The one High Tech job That Will Never Go Away

Over the last 25 years, I have often been asked to speak to high school seniors and first-year college students about the best area of tech to study for a career in tech. In the early days of speaking to these students, I would tell them that IT careers would be rewarding and financially beneficial.

While I suggested to them that an IT career, especially related to servers, data management, and security should be majors to consider, I also suggested a minor to pursue at the same time. I explained to them that in the world of business, communication skills are critical to the advancement and suggested they do a minor in English as part of their educational strategy.

The last time I spoke to students about this was last May, in New Orleans at a symposium for students from four universities in this area. While I continued to suggest they pursue various IT careers, I put an emphasis this time on careers in IT security.

I explained to them that every company, big or small, will need security experts to navigate the world of various types of security threats companies will be dealing within the digital age.

As I have thought about these types of tech careers students should think about if they decide to choose a career in IT, I have decided to add one other emphasis to this list. That specialty would be one in cybersecurity, with an emphasis on ransomware.

This is a major that includes high tech security skills but also one that includes the need for investigative training, understanding legal issues, and sleuthing skills.

I was reminded of the need for this type of skill last week when we learned that a major health organization, UHS, was affected by a Ransomeware attack.

According to a report from Health IT Security

“Universal Health Services, one of the largest US health systems, confirmed on October 3 that the ransomware attack reported last week has affected all of its US care sites and hospitals, spurring clinicians into EHR downtime procedures.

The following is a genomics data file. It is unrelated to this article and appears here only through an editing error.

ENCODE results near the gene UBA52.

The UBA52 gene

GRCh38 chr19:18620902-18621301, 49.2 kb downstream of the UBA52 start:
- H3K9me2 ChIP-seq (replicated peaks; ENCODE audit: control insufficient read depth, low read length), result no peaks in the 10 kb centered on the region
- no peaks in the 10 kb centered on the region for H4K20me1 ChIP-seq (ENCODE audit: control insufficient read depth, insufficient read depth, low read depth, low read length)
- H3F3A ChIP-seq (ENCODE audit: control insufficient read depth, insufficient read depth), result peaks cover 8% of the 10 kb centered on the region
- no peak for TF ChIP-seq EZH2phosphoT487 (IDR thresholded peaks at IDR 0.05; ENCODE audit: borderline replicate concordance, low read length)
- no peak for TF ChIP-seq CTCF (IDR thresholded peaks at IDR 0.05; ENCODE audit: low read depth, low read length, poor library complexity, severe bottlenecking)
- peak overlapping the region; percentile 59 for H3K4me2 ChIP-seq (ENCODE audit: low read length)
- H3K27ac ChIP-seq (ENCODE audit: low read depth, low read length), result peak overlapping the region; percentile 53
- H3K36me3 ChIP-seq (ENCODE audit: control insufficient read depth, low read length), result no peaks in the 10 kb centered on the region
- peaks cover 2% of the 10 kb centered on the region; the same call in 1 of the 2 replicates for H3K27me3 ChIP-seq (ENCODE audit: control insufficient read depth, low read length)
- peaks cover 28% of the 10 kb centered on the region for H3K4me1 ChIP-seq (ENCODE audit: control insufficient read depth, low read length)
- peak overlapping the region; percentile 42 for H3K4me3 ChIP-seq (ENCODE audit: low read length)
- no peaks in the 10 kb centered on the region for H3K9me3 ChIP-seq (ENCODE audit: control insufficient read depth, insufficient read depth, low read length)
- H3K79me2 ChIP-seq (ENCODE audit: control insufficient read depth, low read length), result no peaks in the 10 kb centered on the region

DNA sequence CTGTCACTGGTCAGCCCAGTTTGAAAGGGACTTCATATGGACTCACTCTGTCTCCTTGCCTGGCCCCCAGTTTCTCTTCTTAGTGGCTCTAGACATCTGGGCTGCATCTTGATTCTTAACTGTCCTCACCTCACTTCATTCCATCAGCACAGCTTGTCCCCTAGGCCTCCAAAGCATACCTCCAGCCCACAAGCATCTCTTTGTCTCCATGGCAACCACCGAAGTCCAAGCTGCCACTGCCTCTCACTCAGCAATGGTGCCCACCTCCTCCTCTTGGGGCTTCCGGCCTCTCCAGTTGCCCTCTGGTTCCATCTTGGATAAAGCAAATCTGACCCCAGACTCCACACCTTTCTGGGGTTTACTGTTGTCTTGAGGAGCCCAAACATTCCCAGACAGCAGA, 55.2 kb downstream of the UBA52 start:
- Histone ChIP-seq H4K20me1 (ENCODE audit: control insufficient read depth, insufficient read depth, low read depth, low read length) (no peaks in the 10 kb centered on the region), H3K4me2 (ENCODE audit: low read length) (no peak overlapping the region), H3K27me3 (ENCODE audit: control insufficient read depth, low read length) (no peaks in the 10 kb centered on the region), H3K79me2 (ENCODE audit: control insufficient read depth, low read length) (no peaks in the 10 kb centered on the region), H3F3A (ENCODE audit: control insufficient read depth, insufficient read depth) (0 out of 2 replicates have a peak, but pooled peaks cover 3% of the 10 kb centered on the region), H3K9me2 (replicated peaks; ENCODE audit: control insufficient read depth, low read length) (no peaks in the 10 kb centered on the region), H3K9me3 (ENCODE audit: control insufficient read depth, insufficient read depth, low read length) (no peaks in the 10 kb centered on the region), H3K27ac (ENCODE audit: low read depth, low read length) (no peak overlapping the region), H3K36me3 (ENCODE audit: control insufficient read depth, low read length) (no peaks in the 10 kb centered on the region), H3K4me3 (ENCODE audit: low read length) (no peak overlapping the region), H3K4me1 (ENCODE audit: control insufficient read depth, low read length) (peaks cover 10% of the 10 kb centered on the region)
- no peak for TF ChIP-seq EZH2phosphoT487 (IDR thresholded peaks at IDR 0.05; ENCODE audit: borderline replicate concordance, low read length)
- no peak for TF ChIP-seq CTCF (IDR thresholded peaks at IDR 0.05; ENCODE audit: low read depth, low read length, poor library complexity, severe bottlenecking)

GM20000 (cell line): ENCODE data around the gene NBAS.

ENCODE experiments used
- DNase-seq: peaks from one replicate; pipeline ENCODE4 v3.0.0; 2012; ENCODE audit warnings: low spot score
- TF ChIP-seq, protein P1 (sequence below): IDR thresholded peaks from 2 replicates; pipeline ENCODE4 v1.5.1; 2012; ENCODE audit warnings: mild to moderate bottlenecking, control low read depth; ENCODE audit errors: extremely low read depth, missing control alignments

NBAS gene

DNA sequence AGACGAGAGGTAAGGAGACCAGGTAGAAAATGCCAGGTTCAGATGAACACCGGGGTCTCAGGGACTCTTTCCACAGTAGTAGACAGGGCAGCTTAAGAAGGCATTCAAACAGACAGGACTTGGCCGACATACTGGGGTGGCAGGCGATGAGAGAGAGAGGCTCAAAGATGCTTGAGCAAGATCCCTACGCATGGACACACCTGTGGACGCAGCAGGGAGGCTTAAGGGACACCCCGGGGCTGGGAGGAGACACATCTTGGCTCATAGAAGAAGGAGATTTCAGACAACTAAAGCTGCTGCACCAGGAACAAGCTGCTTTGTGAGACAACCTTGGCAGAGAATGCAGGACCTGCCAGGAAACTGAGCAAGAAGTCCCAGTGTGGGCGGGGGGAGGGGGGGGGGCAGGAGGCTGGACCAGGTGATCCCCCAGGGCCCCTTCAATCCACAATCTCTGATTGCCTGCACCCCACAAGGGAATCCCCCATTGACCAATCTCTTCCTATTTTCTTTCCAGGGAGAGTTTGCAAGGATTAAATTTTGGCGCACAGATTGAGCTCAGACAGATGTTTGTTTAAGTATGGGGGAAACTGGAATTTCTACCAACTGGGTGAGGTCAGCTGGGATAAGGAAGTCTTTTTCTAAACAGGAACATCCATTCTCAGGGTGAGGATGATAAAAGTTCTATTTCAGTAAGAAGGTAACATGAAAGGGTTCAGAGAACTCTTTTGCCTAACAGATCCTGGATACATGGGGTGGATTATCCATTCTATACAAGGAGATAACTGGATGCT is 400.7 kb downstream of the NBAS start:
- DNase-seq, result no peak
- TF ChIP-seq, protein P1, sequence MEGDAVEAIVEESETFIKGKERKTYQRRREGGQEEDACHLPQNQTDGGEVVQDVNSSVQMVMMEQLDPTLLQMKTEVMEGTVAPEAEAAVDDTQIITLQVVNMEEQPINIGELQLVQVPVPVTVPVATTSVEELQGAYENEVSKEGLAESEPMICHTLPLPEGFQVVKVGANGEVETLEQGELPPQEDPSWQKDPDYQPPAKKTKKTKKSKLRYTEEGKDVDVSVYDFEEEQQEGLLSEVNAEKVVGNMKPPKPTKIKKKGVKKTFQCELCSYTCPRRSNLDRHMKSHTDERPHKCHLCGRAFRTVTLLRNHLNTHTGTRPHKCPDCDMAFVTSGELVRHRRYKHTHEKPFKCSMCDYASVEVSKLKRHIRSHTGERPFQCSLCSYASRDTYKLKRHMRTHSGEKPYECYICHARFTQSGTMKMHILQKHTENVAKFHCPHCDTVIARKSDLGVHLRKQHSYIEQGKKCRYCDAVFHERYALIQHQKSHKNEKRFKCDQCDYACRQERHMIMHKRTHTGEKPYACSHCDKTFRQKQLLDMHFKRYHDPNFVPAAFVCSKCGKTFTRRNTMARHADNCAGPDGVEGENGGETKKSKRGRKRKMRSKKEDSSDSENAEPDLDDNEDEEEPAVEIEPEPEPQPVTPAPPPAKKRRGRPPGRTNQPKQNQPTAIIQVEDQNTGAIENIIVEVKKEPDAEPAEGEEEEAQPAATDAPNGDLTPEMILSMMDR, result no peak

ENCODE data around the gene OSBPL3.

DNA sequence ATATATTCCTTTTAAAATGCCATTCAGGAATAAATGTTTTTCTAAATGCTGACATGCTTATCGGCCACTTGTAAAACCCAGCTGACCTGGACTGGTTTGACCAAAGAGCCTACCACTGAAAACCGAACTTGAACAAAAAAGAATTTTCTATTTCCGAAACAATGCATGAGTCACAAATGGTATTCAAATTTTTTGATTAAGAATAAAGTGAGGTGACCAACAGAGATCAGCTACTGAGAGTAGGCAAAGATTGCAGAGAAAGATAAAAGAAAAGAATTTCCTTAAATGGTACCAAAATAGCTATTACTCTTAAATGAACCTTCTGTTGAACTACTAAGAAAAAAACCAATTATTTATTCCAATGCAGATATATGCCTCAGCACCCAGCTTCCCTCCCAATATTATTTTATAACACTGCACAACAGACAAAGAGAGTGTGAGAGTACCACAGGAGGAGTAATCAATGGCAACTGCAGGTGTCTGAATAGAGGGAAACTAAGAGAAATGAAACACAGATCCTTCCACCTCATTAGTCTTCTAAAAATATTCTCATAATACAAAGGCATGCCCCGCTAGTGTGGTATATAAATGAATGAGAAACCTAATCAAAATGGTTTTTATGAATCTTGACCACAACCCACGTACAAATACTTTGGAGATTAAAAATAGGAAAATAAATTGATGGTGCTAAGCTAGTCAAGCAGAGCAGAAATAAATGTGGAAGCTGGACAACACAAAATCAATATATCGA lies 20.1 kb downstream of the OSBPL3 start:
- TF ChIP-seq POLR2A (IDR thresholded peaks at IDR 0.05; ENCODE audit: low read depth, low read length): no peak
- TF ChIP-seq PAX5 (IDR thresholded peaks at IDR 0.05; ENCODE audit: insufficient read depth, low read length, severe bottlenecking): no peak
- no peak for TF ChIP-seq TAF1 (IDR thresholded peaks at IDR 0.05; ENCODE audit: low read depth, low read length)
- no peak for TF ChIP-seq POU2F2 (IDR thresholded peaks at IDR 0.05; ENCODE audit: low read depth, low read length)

Hackers launched the cyberattack around 2 AM Sunday, September 27, which prompted a number of staff members and clinicians from around the country to take to Reddit to determine the scope of the attack. The thread detailed outages to computer systems, phone services, the internet, and data centers.

Some hospitals diverted ambulances during the initial stages of the attack, and some lab test results were delayed. According to staff, the attack began shutting down systems in the emergency department and proliferating across the network. The staff took screenshots of the incident and confirmed it was ransomware.”

The chart below lays out some stats about cybersecurity and the staggering losses we could see by 2021.

Look at the stat for attacks on healthcare. It states that in 2020 “attacks on healthcare expected to increase 400%.”

Cybercriminals know that these areas hold people’s health records and some Hospitals will pay a ransom to get the data unlocked so they can treat and run their hospitals and medical facilities at all times.

Over the last three years, ransomware attacks have increased dramatically, and while these cybercriminals go after all types of businesses, the ones in the health care field have become favorite targets.

When I talk to security researchers, they tell me about the thousands of threats they see daily and a good percentage of them are in the category of ransomware.

It is quite sad that this type of cyber criminality has emerged and become a serious blot on the world of tech. As a result, the IT specialty in cybersecurity suggests that any student who has this type of degree will never have to worry about employment. I suspect that unless we find a way to thwart cybercriminals, the job for cyber warfare security specialists will always be in high demand.

Published by

Tim Bajarin

Tim Bajarin is the President of Creative Strategies, Inc. He is recognized as one of the leading industry consultants, analysts and futurists covering the field of personal computers and consumer technology. Mr. Bajarin has been with Creative Strategies since 1981 and has served as a consultant to most of the leading hardware and software vendors in the industry including IBM, Apple, Xerox, Compaq, Dell, AT&T, Microsoft, Polaroid, Lotus, Epson, Toshiba and numerous others.

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